With $70 Million in Pocket, Chiasma Hunts for New HQ in Newton or Cambridge
March 9, 2015
By Riley McDermid, BioSpace.com Breaking News Sr. Editor
Boston area rare disease startup Chiasma said late Monday that it will use a new round of funding to open new, larger headquarters in the Newton or Cambridge area in coming months, the Boston Business Journal reported.
CEO Roni Mamluk told the paper that the $70 million Series E financing round it closed last week will now be used to expand its operations in Newton or Cambridge, while maintaining a development facility in Israel.
Chiasma also said in a statement that it will use the funding “to build its sales and marketing capabilities and prepare for the U.S. commercial launch of its lead product," an acromegaly drug that it hopes to submit to the U.S. Food and Drug Administration for approval by June.
Last week’s round included investors Rock Springs Capital and Sofinnova Ventures, prior investors MPM Capital, F2 Capital, 7 Med Health Ventures, Abingworth and ARCH Venture Partners, and an undisclosed blue chip public investment fund.
That came as welcome news less than a year after global behemoth Roche AG cancelled a commercial agreement with the Israeli startup for a product for treatment of acromegaly (gigantism) because the product did not meet its clinical trial criteria.
That year-old deal should have generated $600 million for Chiasma's investors, but only brought in about $65 million advance and some milestone payments before the cancellation. Roche (RHHBY) said in August that while the Phase III trial results were good, it would opt out of the deal "after receiving additional information about the trial, and after further consultation with the regulatory authorities."
Now, however, Chiasma is forging ahead. It said the money would immediately be ploughed into the U.S. commercial launch of its lead product, octreotide capsules for adults with acromegaly, a rare endocrine disease, which could happen as soon as 2016.
"The commitment from both new and existing investors provide us with the resources to advance our regulatory efforts, prepare for a successful launch of octreotide capsules, test oral octreotide capsules for additional indications and further invest in earlier-stage TPE programs that can fuel our growth over the long term," said Mamluk, chief executive officer of Chiasma. "With this financing in place, we are well positioned to advance a portfolio of oral drugs that address unmet needs in orphan indications."
It said it remains on track to submit a New Drug Application (NDA) to the U.S. Food and Drug Administration (FDA) for octreotide capsules in the second quarter of 2015. If approved, the drug will be the first and only oral somatostatin analog, which will be a relief to patients who can currently only receive the therapy via injection.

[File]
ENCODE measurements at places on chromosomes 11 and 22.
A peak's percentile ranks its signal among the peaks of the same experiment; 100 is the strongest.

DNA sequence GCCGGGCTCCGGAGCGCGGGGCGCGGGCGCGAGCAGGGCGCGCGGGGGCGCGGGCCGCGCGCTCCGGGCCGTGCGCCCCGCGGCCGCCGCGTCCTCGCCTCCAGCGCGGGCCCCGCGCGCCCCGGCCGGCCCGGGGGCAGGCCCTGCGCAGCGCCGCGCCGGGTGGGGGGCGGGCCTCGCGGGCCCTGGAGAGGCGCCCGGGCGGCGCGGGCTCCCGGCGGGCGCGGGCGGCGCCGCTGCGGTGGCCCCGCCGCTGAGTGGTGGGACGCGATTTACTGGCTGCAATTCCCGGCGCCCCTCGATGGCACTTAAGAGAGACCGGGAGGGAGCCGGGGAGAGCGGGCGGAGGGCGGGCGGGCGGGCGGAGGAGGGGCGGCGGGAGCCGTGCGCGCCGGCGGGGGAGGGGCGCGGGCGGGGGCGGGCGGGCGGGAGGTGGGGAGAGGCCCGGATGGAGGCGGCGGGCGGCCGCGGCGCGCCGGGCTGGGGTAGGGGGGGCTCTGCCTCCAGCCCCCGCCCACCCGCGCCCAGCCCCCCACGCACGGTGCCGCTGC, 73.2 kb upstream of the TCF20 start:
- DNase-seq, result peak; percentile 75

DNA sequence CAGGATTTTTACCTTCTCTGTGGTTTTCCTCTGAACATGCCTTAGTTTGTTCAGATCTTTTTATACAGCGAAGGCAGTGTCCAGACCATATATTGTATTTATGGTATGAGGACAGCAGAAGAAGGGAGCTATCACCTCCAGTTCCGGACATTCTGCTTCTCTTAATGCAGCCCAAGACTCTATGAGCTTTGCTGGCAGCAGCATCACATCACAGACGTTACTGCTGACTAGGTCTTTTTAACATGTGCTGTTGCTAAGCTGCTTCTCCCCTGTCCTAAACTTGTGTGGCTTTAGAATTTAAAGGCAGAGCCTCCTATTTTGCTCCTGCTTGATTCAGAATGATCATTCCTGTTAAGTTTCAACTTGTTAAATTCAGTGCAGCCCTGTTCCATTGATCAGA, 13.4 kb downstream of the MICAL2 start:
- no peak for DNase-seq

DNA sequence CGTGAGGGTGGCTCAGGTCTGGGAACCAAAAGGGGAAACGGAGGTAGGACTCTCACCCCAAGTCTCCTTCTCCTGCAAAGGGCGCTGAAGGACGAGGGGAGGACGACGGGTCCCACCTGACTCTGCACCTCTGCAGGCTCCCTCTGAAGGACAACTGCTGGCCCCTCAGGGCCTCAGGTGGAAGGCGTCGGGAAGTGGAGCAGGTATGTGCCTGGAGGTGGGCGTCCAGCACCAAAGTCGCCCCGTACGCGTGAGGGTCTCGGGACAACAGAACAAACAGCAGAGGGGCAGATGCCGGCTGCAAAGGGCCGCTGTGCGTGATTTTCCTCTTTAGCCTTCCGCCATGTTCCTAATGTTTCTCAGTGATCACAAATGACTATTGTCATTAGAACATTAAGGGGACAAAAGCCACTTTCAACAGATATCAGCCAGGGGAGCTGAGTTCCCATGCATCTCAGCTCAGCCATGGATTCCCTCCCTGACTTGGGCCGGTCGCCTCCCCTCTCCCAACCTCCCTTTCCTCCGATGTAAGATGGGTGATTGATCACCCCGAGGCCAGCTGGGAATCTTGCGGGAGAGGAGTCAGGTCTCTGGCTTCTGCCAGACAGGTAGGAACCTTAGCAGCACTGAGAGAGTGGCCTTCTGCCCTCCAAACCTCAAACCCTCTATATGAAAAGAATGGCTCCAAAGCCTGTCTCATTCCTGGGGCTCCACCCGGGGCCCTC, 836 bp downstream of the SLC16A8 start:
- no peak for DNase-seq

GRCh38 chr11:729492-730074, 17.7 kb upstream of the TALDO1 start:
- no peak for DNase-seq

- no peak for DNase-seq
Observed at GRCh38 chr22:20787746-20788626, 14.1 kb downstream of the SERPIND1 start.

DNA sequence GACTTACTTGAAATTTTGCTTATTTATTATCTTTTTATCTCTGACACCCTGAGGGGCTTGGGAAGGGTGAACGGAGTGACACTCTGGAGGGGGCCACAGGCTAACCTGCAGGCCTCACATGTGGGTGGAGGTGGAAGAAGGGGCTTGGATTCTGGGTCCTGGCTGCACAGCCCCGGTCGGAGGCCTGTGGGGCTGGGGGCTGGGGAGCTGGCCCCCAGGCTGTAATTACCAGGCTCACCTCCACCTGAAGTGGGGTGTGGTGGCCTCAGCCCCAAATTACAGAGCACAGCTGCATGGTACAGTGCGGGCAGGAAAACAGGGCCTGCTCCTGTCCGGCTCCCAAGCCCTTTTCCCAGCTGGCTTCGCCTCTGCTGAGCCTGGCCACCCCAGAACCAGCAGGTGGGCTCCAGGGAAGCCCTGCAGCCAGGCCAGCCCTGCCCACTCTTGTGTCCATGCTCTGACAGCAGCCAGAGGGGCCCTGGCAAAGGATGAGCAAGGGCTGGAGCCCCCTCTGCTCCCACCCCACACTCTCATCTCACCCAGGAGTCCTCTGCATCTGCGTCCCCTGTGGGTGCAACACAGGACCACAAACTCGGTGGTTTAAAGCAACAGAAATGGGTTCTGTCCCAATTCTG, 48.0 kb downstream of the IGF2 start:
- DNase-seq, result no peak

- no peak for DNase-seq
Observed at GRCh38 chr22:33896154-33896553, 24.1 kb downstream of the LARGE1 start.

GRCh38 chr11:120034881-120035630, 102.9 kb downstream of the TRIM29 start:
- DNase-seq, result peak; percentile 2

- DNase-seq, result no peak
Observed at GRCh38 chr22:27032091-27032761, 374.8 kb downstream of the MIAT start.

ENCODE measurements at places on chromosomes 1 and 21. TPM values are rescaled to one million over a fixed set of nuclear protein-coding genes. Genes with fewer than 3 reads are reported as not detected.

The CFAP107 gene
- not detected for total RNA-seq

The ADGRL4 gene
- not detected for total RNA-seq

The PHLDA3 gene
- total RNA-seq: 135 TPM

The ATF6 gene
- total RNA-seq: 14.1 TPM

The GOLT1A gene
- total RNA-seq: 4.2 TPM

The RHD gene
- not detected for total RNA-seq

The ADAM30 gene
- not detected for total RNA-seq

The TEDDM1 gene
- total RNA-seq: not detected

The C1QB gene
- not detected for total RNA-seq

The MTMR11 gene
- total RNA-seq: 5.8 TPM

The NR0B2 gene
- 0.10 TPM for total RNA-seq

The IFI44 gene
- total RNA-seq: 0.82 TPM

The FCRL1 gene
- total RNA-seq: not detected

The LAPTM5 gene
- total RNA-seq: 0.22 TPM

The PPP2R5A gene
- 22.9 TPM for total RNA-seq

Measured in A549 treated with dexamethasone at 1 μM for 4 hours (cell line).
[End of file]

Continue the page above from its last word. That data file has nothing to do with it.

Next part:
“Acromegaly typically develops when a benign tumor of the pituitary gland produces too much growth hormone (GH), ultimately leading to significant health problems and early death if untreated. Common features of acromegaly are facial changes, intense headaches, joint pain, impaired vision and enlargement of the hands, feet and tongue,” said Chiasma.
Diabetes, hypertension, cardiac and cerebrovascular disease and respiratory disorders are all associated with the disease, which can sometimes require surgery or radiation to remove the tumor.
“Medical treatments available currently include dopamine agonists, GH antagonists and injectable somatostatin analogs, the current standard of care,” said Chiasma. “Currently available somatostatin analogs require large-bore needles, for injection into muscle (octreotide) or deep into the tissue underlying the skin (lanreotide).”
There is no question that Chiasma is a scrappy, long-term fighter. After a massive restructuring in 2006, the company was then hit hard by the recession, but managed to right itself after bringing in former BioMarin Pharmaceutical Inc. (BMRN) exec Fredric Price as chairman and CEO. Mamluk eventually replaced Price but kept the startup pointed in the right direction.
It also has been no slouch in the venture capital raising department. Previous financings for the 10-year-old company include $38.5 million for a Series D in July 2012 from MPM, ARCH and Abingworth, three debt financings totaling 15.8 million from 2008 to 2011; a $44 million Series C from Ofer Hi-Tech, ARCH, MPM and F2; and a $7.7 million Series B from Israel investors Ofer Hi-Tech, Yissum Research Development, Jerusalem Global Ventures and F2.
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